Top of the Class: A Tribute to Glenn Humphrey

By Sharon Salomon MS, RD | May 15, 2015
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Chef Glenn Humphrey
Photo courtesy of Arizona Culinary Institute

You may not have ever met Glenn Humphrey in person. In fact, you may not have even heard of him. But I guarantee that if you have dined in any of this town’s finer restaurants, you’ve been the lucky beneficiary of this man’s influence and talent.

Sadly, Chef Humphrey died in early March. His death is a loss for all of us who knew and admired and loved him. Most certainly, Chef ’s death is a loss to future student chefs who would have been blessed with this man’s talent for teaching and mentoring.

I first met Glenn when I taught at Scottsdale Culinary Institute many years ago. Tall, handsome and gentle in his demeanor, he was a favorite among the students and the faculty.

Elizabeth Leite, founder and former owner of Scottsdale Culinary Institute, has this to say about Glenn: “We’ve lost a great chef and a truly great teacher with Glenn’s passing. Glenn taught Basics, the first part of the two year curriculum at Scottsdale Culinary Institute. He taught the brand new students, those new students in their brand new sparkling whites with the ‘deer in the headlight’ expressions. He was the ideal instructor for our newest students.

“Glenn was the epitome of what I expected a chef instructor to be: extremely knowledgeable and professional in his appearance. He always showed respect to his students and never spoke down to them. The students always came first with Glenn.

“One of my fondest memories harkens back to the summer of 1996. The school was closed for its normal two-week break and students and instructors were all on vacation. The office was still open. It was early afternoon and I was returning from a meeting, parking my car. A Harley pulled up alongside of me and this dude got off and my thoughts were, ‘Hmm, who could he be visiting in the office?’

“With that, the dude said, ‘Hi, Elizabeth, gotta get ready for our new students.’ It was Glenn. I had no idea he rode a Harley, wore leathers, wore long earrings, didn’t shave and had a do-rag under his helmet. I only knew Glenn in starched white chef coats, tall chef hat and white neckerchief. Over time we joked often about that afternoon.

“I know Glenn will be missed by everyone who knew him.”

Chef Humphrey, a Certified Executive Chef and Certified Culinary Educator, was an active member of the Chefs Association of Arizona and was designated Chef of the Year by the Resort and Country Club Chefs Association. His last job was as a chef-instructor and placement director for Arizona Culinary Institute, where he worked for the last 14 years.

Humphrey earned several awards (Chef of the Year, Educator of the Year); the latest being the Lifetime Achievement Award bestowed upon him posthumously at the Arizona Culinary Hall of Fame event just this April.

An accomplished chef in his own right, teaching and mentoring future chefs became his passion. As a lead judge for the Careers through Culinary Arts Program (C-CAP) competitions, he spent much of his own free time coaching the students.

Chef Humphrey was not only a mentor to students but to professionals as well.

C-CAP Arizona Director Jill Smith says, “He was my mentor when I got the job at C-CAP right out of culinary school. He was always available to the students, allowing them to use the kitchen at Arizona Culinary Institute when he was working with them prior to competitions. He did all of this on his own time as a volunteer. I don’t know how we will replace him. It will probably take several different people to do everything he did for us.”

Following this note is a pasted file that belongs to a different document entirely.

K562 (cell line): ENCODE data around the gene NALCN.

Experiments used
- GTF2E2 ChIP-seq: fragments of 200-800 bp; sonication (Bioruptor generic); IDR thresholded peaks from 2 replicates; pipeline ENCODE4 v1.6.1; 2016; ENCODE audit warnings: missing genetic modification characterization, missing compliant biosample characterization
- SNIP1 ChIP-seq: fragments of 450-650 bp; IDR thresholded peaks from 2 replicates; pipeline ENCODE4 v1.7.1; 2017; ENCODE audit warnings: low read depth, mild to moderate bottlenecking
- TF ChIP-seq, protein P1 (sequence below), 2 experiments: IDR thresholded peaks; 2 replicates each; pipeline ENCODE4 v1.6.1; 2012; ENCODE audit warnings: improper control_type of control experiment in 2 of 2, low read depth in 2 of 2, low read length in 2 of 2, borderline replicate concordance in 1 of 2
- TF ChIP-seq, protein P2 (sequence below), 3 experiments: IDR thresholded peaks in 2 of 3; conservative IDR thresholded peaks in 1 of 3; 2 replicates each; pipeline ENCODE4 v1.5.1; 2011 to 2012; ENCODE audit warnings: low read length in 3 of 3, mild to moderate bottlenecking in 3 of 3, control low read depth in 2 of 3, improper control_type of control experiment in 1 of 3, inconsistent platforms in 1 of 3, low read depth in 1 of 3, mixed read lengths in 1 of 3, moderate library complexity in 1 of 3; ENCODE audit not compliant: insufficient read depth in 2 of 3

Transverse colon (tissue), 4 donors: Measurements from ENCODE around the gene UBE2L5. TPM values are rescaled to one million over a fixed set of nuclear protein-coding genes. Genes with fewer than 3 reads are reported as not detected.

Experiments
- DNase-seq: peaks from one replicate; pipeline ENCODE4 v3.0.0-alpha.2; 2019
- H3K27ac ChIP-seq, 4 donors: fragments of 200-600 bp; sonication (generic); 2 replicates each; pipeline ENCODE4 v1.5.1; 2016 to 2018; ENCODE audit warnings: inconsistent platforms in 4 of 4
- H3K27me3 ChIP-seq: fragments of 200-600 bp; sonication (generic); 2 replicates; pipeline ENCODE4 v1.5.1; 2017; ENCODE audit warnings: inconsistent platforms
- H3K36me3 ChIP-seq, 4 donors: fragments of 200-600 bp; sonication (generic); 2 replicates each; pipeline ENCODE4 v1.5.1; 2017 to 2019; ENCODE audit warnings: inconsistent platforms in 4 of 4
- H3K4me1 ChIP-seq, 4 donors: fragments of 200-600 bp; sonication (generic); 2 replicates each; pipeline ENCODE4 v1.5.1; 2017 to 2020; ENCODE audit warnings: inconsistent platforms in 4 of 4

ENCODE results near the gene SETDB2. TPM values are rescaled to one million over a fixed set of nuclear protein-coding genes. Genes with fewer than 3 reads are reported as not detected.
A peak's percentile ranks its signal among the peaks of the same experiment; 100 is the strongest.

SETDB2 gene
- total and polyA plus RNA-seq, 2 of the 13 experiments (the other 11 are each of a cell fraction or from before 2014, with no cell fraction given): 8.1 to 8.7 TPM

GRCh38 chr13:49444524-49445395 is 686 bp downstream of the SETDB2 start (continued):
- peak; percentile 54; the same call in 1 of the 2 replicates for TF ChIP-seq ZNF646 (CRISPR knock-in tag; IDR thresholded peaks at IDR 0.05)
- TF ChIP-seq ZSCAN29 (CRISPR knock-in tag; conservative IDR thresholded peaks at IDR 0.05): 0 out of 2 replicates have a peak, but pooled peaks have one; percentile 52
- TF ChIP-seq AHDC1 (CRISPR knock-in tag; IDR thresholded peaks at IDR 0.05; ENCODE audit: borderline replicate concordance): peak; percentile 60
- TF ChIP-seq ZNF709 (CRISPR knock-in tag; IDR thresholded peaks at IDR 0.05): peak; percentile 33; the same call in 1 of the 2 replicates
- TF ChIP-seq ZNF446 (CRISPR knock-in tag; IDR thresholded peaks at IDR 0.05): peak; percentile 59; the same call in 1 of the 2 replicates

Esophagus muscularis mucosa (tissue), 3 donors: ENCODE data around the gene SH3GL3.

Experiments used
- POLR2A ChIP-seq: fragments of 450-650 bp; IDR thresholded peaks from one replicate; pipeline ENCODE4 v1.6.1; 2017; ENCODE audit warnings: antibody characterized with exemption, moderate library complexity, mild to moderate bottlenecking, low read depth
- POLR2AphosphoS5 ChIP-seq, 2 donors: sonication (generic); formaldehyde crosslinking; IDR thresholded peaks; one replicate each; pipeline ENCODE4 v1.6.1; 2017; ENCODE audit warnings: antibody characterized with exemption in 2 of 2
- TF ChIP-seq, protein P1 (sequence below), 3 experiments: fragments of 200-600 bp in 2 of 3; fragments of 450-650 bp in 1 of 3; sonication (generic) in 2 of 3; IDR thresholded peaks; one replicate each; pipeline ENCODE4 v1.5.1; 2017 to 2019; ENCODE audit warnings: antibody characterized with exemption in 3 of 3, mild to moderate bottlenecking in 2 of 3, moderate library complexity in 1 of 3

Barb Fenzl, owner of Les Gourmettes Cooking School, worked with Chef Humphrey as a C-CAP judge. “He had so many ideas about how to improve the program and was so dedicated to the students that I was moved to offer scholarships for the school.”

A lot of people are willing to offer advice but Glenn was the person whose advice you’d be smart to follow. Heidi Lee, founder and CEO of Grey Tie Events, sought Glenn’s advice often. In her eulogy at Chef Humphrey’s memorial service she said, “He was a walking, talking culinary encyclopedia that I called upon for answers to many questions. He could translate the most complex language of the kitchen in a way that even the most novice cook could understand. It’s just one of the reasons why his students loved and respected him. He was an accessible genius.”

Even though my Scottsdale Culinary Institute days were many years ago, whenever I needed a quote for an article, Glenn was always available and willing. And his quotes were always right on the money, exactly what I was looking for.

Many of Glenn’s students stayed in touch with him long after they graduated culinary school. Chef Silvana Salcido, chef/owner of Barrio Cafe, was one of them: “For the last 20 years since graduating from culinary school, Chef Humphrey gave me advice whenever I needed it. The guy just kept giving up to the very end and with such class.”

“Class.” Read the comment section on any of the articles written about Glenn since his death and you’ll see that word used over and over to describe him.

He was a man of honor, wisdom, knowledge and patience. He was a friend and mentor to many. He was a classy guy and he is missed by all who had the privilege of knowing him.

Sharon Salomon, MS, RD, is a registered dietitian, freelance writer and dedicated eater who hopes that someday she can meet the challenge of balancing all the calories she consumes in the interest of research with enough exercise to keep her weight stable. She can be reached at

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